Are you looking for a great way to engage and motivate your students to learn? Many newspapers, magazines, museums, TV stations, and other institutions provide educational websites to supplement classroom learning. This article offers a list of 15 educational sources worth exploring:



NASA - NASA provides a series of resources for K-12 and higher to motivate students in math, science, technology, and engineering. Resources include NASA e-clips, video podcasts, research tools, games, and NASA television.

Scholastic - A trusted name in learning, Scholastic offers programs that make reading and learning fun. One such program, The Stacks, features several book lists, games, and videos.

History Classroom - The History Channel provides an online History Classroom and Education page loaded with tons of great features. Just a few of the resources you can find are interactive lesson plans, study guides, videos, and speeches.

Smithsonian Education - The Smithsonian Center for Education and Museum Studies offers several supplemental resources for teachers, families, and students. Their site features fun and interactive games and references for elementary and middle school children, along with lesson plans and tools for teachers.

National Geographic - This educational site for students and teachers provides a number of great resources for learning about geography, culture, and conservation. Fun and interactive projects and games are available for students of all ages.

PBS Teachers - PBS Teachers is an educational branch of PBS.org. It is designed specifically for teachers and houses several classroom resources, initiatives, activities, and lesson plans.

Discovery Education - Discovery Education hosts a number of engaging resources to help students learn more effectively. Some of the valuable resources you can find include classroom tools, interactive games, and a homework helper.

CNN Student News - This educational site, provided by CNN.com, features several different news resources to connect students with events occurring around the world. CNN Student News also offers quizzes, learning activities, news articles, podcasts, and more.

Newspapers in Education - The NIEonline.com links to newspapers in several states that provide innovative tools to connect students to local and world events. When you click on your local link or sign up for free, Newspapers in Education will provide lesson plans by grade, quizzes, Cartoons for the Classroom, and Words in the News.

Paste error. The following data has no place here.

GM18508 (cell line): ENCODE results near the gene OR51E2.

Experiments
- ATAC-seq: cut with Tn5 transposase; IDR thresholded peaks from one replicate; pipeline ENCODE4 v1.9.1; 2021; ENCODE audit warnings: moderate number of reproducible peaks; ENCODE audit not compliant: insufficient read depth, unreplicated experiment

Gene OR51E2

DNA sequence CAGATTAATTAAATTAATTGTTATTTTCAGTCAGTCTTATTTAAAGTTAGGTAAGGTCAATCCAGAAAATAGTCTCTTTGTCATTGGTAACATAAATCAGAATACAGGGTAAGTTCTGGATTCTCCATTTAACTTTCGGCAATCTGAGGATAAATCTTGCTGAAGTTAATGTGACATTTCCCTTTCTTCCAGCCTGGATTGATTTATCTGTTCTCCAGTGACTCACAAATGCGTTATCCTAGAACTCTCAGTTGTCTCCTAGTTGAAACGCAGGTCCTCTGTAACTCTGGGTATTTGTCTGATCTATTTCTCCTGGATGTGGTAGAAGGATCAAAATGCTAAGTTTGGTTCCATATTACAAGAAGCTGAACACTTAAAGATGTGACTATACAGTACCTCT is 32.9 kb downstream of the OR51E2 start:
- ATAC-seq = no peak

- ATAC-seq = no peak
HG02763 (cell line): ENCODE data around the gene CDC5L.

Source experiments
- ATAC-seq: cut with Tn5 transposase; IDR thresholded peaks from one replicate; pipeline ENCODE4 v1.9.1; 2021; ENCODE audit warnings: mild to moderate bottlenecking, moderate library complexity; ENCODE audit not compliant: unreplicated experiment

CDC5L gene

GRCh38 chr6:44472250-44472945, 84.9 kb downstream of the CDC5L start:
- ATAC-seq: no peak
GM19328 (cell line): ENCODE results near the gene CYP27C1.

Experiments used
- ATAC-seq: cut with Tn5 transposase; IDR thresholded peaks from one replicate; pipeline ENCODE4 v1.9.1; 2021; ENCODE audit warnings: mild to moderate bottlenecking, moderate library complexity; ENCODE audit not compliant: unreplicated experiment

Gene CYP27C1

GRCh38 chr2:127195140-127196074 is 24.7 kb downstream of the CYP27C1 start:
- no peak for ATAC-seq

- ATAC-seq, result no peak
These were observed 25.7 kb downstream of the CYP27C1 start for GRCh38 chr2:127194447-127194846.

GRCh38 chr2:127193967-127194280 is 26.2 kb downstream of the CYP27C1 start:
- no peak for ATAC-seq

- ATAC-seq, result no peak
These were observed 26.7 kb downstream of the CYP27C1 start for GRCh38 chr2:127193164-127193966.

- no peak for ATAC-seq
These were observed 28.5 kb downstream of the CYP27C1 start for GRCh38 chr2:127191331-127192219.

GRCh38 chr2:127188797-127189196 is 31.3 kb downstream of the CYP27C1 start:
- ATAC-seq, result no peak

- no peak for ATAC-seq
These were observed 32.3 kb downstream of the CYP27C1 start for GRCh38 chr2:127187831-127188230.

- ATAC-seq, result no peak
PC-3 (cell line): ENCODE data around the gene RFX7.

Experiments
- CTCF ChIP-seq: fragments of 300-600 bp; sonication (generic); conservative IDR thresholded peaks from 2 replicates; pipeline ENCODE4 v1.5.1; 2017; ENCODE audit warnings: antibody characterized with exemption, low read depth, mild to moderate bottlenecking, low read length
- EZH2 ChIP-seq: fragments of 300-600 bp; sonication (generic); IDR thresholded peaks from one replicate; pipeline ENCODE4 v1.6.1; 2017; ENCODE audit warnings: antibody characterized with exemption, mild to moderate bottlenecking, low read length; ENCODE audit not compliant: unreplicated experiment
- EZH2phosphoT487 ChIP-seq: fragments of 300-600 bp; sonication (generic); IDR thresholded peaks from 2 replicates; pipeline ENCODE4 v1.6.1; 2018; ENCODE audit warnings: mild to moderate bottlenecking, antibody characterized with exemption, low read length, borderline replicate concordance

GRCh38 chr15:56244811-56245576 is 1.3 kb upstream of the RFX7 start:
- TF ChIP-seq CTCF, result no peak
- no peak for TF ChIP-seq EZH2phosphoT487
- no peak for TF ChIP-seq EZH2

Time for Kids - Time for Kids.com is a site dedicated to motivating kids to read. This online version of the classroom magazine features teaching resources, homework helpers, entertainment news, and animal news. Teachers can also find the table of contents and a PDF of the full magazine online.

Kids.gov - Kids.gov is an educational portal to the U.S. government for grades K-8. This site links you to an age appropriate web page from federal agencies and other educational sources. Many of these pages incorporate lesson plans and activities.

Learning Network - The Learning Network, provided by The New York Times, offers a wealth of resources for grades 3-12. Within this site, visitors can find news summaries, lesson plans, science Q & A, and education news.

White House - The White House gives children a look into several aspects of the U.S. government, including government branches, history, and issues. One fantastic feature for elementary education is the White House 101. Within this page, you can find information on past presidents, fun facts, and first pets.

Highlight Teachers - Highlight Teachers features several different resources to supplement classroom learning. Resources include activities, articles, interactive games, and more.

BrainPOP - This site features colorful interactive games and resources to motivate students to learn. BrainPOP is broken down into subjects and includes activities, lesson plans, quizzes, and classroom tools.